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The Cosmos and Logos

The Ionian thinkers insisted that the workings of the universe could be explained because the phenomena of nature were neither random nor arbitrary. The universe, the totality of things, they named cosmos 1 because this word meant an orderly arrangement that is beautiful (hence our word “cosmetic”). The order characteristic of the cosmos, perceived as lovely because it was ordered, encompassed not only the motions of the heavenly bodies but also everything else: the weather, the growth of plants and animals, human health and psychology, and so on. Since the universe was ordered, it was intelligible; since it was intelligible, explanations of events could be discovered by thought and research. The thinkers who conceived this view believed it necessary to give reasons for their conclusions and to persuade others by arguments based on evidence. They believed, in other words, in logic (a word derived from the Greek term logos 2 meaning, among other things, a reasoned explanation). This way of thought based on reason represented a crucial first step toward science and philosophy as these disciplines endure today. The rule-based view of the causes of events and physical phenomena developed by these thinkers contrasted sharply with the traditional mythological view of causation. Naturally, many people had difficulty accepting such a startling change in their understanding of the world, and the older tradition explaining events as the work of gods lived on alongside the new ideas.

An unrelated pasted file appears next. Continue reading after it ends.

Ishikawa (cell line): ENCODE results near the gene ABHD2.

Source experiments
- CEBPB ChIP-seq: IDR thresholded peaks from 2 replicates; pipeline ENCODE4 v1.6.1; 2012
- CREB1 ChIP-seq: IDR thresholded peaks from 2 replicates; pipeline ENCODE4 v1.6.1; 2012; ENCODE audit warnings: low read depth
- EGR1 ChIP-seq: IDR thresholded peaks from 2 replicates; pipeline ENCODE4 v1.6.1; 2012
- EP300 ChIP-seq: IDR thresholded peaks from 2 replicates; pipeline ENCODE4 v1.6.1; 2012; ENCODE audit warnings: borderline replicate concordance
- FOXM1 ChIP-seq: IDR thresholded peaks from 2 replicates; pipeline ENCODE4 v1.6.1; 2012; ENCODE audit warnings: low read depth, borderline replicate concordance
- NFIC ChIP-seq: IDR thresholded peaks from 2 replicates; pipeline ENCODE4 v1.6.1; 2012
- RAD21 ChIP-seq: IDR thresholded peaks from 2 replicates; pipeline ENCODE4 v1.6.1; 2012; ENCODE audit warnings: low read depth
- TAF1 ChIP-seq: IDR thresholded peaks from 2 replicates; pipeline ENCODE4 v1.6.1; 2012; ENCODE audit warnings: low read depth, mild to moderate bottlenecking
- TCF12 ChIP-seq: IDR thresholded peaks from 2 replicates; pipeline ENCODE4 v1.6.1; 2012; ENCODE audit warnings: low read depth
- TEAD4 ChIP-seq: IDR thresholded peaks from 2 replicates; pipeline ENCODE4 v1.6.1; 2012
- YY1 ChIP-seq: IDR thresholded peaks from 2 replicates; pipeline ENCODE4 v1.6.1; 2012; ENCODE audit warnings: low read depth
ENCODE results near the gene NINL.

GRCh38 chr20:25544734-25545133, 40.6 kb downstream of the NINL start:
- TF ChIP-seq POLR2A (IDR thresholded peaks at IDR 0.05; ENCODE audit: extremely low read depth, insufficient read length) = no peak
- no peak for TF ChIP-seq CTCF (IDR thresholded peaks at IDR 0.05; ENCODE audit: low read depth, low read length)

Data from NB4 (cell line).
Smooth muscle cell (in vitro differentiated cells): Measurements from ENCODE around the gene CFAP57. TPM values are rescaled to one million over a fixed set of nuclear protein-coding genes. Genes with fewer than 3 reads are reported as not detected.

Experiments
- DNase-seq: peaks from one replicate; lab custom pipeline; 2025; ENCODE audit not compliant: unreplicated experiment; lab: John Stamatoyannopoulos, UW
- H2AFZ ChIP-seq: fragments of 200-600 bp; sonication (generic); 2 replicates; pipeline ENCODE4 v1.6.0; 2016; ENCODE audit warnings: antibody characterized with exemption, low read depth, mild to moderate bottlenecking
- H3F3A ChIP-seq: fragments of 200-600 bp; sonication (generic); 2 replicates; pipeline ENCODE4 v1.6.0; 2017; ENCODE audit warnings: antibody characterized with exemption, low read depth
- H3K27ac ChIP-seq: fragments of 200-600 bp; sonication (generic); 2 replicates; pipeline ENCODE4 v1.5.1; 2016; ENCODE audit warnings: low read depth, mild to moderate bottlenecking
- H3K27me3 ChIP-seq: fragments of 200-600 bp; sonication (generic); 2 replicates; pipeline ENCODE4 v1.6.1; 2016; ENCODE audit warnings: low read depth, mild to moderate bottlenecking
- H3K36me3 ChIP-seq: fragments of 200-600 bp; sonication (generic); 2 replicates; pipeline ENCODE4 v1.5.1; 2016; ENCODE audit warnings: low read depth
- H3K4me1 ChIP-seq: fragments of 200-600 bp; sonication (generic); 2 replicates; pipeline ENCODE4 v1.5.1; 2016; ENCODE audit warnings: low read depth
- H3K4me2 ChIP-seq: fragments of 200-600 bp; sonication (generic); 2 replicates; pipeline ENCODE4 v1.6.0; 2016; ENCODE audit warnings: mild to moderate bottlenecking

The ideas of the Ionian thinkers probably spread slowly because no means of mass communication existed, and few men could afford to spend the time to become followers of these thinkers and then return home to explain these new ways of thought to others. Magic3 remained an important preoccupation in the lives of the majority of ordinary people, who retained their notions that gods and demons frequently and directly affected their fortunes and health as well as the events of nature. Despite their perhaps limited immediate effect on the ancient world at large, the Ionian thinkers had initiated a tremendously important development in intellectual history: the separation of scientific thinking from myth and religion. Some modern scholars call this development the birth of rationalism, but it would be unfair to label myths and religious ways of thought as irrational if that term is taken to mean “unthinking” or “silly.” Ancient people realized that their lives were constantly subject to forces beyond their control and understanding, and it was not unreasonable to attribute supernatural origins to the powers of nature or the ravages of disease. The new scientific ways of thought insisted, however, that observable evidence had to be sought and theories of explanation had to be logical. Just being old or popular no longer bestowed veracity on a story purporting to explain natural phenomena. In this way, the Ionian thinkers parted company with the traditional ways of thinking of the ancient Near East as found in its rich mythology and repeated in the myths of early Greece.

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